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Why varsity was easy terrorist target

Even though Garissa University College is the only public university in northern Kenya, it has never been at risk of a terrorist raid despite the town having been attacked 11 times before.

But that is until Al-Shabaab discovered it was one of the few public places where Kenyans of different ethnic groups gather daily.

A week ago, security agencies told of a plot by Al-Shabaab targeting a public institution in the country.

Students at the institution were last week told of an imminent attack on a vital installation in the country.

However, a notice on the boards was general, asking students to be vigilant, report suspicious people or activities and stay calm.

ASSURED STUDENTS

The notice also assured the students that security agencies were trying to foil the attack.

But going by the trend of previous attacks, the college was the most likely target if Al-Shabaab chose Garissa town.

The terrorists had previously attacked Kwa Chege restaurant, four times, where people from other parts of the country frequented.

The group said at the time that it was avenging the killings of Muslims in Kenya and in Somalia where Kenyan troops are trying to flush out the militants.

There had been several other attacks targeting churches soldiers and police.

Sources have disclosed that security agencies had obtained information about a possible attack on the college, a popular church or a supermarket opened in the town just a few months ago.

Although security agencies have not said whether they knew the details of the planned attack, the college is said to have asked for more security.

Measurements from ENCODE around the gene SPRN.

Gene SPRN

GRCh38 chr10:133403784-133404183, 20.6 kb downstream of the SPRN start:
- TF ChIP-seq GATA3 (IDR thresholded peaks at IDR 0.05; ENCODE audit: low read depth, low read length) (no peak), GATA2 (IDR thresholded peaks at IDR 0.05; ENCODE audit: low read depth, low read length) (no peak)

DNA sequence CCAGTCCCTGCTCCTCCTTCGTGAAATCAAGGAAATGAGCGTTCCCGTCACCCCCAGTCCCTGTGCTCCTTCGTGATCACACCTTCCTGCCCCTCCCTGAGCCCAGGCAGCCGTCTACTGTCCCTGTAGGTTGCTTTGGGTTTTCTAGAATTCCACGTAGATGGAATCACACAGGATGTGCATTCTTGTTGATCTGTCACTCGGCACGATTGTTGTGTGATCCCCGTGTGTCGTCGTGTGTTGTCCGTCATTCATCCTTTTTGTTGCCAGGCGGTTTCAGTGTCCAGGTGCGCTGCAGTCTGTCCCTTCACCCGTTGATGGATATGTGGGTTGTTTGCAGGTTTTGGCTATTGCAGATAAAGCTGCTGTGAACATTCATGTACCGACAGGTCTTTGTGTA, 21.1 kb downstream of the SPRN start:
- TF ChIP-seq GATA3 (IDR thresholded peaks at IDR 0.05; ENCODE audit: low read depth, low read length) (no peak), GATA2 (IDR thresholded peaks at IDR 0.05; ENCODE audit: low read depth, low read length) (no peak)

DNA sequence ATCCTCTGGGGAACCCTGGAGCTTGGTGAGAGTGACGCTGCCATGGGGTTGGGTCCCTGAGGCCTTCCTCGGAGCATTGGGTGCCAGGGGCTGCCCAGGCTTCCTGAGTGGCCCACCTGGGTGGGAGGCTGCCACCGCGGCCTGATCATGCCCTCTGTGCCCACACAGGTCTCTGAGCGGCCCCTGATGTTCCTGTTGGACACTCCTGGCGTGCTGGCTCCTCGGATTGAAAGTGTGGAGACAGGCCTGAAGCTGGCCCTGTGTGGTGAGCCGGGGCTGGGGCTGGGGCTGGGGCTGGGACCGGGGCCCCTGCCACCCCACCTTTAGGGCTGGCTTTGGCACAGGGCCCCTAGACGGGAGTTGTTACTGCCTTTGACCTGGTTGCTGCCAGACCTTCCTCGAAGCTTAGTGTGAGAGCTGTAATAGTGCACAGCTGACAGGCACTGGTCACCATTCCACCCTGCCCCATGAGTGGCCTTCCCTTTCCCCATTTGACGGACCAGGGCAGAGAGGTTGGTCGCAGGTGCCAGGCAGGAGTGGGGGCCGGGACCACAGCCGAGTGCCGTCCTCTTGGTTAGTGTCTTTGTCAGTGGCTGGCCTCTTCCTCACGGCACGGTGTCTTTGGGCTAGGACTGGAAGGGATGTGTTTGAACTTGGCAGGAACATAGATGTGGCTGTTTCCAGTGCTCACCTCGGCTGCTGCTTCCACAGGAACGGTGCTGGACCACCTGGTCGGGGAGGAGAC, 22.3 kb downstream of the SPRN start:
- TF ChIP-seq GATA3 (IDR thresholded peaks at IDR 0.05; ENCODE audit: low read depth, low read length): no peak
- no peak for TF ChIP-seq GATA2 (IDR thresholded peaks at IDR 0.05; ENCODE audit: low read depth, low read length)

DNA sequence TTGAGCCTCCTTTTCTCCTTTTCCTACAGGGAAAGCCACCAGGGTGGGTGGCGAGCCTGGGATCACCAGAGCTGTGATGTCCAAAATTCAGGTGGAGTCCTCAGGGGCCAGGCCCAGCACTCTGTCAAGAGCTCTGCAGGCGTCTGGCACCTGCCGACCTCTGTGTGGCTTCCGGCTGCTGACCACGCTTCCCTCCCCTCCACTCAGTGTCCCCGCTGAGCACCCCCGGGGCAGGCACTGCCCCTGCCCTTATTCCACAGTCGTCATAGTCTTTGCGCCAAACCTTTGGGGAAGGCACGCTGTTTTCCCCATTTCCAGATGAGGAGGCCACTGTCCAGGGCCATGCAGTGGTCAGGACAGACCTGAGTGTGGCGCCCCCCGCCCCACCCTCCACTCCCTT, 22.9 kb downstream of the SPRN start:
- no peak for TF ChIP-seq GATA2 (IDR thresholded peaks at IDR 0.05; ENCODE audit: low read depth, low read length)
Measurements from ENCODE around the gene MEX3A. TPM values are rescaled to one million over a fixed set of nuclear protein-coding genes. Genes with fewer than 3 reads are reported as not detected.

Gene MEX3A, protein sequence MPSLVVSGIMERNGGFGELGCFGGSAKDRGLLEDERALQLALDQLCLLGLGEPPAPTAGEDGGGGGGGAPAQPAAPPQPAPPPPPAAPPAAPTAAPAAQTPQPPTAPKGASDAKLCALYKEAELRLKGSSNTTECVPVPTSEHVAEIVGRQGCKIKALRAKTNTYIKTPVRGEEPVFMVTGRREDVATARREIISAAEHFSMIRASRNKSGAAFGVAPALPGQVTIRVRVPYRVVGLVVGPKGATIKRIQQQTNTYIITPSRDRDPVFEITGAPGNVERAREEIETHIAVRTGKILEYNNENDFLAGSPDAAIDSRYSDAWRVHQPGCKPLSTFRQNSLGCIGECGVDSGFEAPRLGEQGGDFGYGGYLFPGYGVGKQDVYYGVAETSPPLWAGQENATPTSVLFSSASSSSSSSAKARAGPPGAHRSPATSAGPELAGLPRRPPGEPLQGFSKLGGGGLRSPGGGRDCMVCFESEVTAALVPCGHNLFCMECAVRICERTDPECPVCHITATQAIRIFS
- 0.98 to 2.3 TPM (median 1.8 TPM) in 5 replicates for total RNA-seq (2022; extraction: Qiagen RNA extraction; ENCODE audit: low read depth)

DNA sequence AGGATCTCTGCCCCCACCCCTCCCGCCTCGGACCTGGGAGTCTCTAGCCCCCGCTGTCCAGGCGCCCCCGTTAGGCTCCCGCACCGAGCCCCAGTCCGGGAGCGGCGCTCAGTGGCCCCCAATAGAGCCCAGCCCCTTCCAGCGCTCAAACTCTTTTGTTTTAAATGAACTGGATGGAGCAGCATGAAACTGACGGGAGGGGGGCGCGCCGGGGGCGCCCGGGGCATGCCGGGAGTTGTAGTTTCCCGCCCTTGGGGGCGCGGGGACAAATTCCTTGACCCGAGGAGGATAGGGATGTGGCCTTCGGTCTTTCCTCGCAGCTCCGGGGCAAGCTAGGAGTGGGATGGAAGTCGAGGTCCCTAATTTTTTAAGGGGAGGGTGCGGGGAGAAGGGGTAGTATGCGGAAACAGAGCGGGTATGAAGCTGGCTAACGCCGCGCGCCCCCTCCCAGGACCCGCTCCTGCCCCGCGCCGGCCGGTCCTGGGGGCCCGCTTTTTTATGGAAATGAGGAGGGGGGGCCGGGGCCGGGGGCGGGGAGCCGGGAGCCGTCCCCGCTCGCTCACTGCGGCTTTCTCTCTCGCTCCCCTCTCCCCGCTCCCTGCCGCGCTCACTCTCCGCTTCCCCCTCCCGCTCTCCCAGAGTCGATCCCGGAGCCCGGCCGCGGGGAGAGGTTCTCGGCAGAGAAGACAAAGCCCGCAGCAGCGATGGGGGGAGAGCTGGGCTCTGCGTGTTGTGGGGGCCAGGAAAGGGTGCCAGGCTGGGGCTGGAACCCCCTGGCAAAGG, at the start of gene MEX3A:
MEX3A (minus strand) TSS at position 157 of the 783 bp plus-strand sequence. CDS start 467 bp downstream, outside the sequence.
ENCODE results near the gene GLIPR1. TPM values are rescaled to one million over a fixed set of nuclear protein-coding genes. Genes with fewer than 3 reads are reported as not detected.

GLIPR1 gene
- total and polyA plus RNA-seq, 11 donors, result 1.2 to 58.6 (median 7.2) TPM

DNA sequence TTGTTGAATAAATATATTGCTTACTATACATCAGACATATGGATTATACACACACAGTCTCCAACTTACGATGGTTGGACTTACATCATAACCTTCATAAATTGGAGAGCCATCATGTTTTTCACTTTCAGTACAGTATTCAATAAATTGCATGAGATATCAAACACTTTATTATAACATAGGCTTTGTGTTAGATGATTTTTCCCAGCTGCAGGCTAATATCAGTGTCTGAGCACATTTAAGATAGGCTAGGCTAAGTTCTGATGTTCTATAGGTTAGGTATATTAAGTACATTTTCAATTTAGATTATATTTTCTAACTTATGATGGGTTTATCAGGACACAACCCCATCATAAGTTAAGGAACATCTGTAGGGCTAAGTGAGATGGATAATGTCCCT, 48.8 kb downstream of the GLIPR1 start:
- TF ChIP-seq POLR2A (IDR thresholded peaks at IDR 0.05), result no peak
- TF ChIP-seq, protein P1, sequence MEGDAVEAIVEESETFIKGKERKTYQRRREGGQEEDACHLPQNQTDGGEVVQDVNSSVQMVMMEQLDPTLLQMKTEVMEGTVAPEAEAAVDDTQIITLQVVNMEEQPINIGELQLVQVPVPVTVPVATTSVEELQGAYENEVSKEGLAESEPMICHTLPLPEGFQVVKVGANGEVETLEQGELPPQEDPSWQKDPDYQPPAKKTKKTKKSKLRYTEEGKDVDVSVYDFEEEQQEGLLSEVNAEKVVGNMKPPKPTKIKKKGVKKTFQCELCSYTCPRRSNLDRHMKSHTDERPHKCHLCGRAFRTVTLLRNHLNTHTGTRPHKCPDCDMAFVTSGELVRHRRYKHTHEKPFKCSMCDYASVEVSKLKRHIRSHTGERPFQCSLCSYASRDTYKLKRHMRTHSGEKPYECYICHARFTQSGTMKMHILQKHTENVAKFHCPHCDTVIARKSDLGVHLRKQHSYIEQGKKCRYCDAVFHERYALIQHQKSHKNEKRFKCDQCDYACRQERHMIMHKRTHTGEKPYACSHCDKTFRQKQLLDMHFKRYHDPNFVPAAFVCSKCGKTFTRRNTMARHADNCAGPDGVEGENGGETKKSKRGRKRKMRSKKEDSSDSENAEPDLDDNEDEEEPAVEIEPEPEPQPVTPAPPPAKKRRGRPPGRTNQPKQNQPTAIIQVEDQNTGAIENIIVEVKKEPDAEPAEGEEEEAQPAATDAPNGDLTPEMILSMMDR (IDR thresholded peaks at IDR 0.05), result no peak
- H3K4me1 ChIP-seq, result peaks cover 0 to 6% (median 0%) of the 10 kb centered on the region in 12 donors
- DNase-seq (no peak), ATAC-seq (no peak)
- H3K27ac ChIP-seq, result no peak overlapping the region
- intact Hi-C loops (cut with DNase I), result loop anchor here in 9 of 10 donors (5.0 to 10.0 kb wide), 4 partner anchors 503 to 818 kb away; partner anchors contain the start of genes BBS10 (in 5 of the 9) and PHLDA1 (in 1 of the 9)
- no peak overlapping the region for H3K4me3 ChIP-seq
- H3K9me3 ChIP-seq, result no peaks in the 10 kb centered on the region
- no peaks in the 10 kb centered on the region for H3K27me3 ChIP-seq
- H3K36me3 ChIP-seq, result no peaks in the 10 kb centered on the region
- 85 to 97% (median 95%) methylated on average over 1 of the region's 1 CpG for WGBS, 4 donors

Usually, there are two guards at the gate, several others inside and another group at the hostels.

GUARD HOSTELS

From last weekend, four Administration Police officers were sent to guard the hostels. They were the first to respond when the attackers struck, according to Interior Cabinet Secretary Joseph Nkaissery.

The university used to be a teachers’ training college. In 2011, it became Garissa University College, a branch of Moi University of Eldoret.

It has 815 students, most of who are from other parts of the country and selected through the universities and colleges central placement authority. There are 60 members of staff.

The college is situated just about two kilometres out of the centre of Garissa town.

On Thursday, the government said it could account for all the staff and only 282 students.

Mr Nkaissery said 15 people had been killed and 53 injured. Many more could still be trapped inside, held hostage by the militants.

“The attackers have been cornered in one hostel…one suspected terrorist has been arrested while attempting to flee,” he said at Garissa police headquarters.